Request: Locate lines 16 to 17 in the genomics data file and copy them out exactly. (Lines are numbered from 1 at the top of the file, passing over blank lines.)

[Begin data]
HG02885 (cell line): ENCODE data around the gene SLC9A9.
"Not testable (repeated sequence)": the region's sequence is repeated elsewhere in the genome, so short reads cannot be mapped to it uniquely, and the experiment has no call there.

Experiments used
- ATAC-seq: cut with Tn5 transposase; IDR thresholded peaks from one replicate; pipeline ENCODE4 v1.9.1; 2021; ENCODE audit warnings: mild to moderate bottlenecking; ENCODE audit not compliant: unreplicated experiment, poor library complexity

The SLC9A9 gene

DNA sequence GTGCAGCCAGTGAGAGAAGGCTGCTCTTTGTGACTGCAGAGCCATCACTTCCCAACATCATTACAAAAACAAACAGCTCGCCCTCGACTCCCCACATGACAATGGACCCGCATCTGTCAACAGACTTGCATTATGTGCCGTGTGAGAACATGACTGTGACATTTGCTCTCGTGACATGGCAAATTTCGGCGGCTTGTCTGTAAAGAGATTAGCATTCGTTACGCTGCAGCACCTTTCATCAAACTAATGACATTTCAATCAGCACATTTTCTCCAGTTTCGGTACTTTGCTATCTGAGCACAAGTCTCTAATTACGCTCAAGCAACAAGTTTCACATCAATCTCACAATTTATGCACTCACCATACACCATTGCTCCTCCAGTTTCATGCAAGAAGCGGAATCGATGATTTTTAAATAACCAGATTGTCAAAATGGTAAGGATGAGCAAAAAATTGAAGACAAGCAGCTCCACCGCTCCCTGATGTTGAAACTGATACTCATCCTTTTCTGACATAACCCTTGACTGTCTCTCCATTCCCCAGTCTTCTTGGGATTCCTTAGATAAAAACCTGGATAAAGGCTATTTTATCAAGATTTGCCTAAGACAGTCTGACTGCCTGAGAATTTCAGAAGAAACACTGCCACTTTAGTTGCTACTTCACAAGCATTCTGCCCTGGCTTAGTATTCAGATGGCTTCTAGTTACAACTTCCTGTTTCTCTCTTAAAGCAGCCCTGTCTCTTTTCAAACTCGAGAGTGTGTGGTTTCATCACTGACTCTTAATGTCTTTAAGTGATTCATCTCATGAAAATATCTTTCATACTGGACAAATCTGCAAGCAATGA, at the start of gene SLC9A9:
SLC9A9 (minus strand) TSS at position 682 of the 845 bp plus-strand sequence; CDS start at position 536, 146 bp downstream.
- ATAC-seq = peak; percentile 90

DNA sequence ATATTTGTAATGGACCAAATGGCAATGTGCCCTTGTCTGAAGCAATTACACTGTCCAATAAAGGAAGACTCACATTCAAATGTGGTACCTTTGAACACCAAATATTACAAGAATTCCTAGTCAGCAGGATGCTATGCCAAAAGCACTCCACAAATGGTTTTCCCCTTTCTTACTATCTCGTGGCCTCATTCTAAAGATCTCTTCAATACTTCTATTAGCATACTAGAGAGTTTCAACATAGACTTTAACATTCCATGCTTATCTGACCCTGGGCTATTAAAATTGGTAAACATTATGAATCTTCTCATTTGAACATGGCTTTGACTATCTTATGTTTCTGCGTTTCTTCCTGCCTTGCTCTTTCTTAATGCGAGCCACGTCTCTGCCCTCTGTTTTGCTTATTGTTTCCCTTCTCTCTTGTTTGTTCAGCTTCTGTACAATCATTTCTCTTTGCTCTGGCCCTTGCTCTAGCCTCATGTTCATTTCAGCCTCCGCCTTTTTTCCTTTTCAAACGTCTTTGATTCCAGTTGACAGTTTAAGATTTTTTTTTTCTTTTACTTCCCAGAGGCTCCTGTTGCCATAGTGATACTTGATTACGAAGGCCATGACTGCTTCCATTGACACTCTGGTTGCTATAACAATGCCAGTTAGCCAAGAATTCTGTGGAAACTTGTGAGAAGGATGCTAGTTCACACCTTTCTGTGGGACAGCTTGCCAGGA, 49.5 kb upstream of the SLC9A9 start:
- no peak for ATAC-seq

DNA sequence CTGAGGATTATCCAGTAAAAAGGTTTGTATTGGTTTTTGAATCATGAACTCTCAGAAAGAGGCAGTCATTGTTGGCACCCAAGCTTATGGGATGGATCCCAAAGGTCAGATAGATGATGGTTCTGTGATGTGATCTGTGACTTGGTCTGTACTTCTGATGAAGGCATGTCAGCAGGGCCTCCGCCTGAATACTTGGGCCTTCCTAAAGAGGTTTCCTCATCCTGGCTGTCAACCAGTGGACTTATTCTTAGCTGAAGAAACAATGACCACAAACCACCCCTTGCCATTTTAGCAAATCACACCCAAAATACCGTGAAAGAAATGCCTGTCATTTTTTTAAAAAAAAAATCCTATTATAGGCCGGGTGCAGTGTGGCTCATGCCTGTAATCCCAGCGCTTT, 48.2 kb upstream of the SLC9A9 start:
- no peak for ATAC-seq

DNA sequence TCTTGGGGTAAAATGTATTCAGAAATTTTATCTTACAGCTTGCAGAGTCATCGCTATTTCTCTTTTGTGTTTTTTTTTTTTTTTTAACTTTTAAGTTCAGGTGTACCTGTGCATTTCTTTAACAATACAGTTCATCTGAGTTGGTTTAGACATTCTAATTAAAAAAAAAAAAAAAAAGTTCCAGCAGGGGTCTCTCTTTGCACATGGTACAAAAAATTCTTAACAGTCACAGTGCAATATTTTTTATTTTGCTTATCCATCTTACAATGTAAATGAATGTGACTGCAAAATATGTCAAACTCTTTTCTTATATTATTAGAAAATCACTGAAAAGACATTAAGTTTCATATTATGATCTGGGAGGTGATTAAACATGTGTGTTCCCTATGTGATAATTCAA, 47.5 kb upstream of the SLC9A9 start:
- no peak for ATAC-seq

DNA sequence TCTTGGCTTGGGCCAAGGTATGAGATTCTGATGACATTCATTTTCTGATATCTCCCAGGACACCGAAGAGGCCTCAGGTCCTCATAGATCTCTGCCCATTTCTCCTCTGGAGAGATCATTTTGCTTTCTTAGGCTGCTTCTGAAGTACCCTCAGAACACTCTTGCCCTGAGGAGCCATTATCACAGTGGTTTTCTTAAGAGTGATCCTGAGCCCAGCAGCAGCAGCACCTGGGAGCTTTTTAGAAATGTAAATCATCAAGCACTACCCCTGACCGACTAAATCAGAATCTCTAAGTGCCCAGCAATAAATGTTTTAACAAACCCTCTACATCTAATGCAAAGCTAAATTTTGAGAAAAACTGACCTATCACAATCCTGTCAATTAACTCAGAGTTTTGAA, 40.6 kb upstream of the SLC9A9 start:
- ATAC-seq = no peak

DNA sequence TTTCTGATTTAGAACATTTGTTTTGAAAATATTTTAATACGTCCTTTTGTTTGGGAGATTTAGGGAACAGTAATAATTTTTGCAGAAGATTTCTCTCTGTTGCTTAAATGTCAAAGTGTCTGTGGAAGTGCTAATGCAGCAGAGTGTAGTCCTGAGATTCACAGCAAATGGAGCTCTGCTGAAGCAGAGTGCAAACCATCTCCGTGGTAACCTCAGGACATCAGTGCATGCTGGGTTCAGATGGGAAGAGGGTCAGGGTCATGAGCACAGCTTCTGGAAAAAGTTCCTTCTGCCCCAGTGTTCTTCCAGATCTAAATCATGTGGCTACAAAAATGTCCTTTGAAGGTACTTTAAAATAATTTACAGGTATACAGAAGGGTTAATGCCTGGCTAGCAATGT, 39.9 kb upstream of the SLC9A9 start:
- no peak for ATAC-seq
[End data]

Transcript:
- ATAC-seq = no peak

DNA sequence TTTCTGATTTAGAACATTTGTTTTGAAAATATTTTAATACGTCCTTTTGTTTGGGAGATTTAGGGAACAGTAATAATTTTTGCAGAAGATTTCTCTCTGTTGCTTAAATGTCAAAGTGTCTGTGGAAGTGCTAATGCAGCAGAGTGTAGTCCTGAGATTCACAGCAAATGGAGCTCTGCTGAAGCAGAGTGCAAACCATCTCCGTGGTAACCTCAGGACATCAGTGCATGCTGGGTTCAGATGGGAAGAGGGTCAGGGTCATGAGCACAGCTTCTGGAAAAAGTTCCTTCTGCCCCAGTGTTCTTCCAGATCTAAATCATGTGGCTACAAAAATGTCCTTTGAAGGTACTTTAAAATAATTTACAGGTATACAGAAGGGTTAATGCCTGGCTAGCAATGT, 39.9 kb upstream of the SLC9A9 start: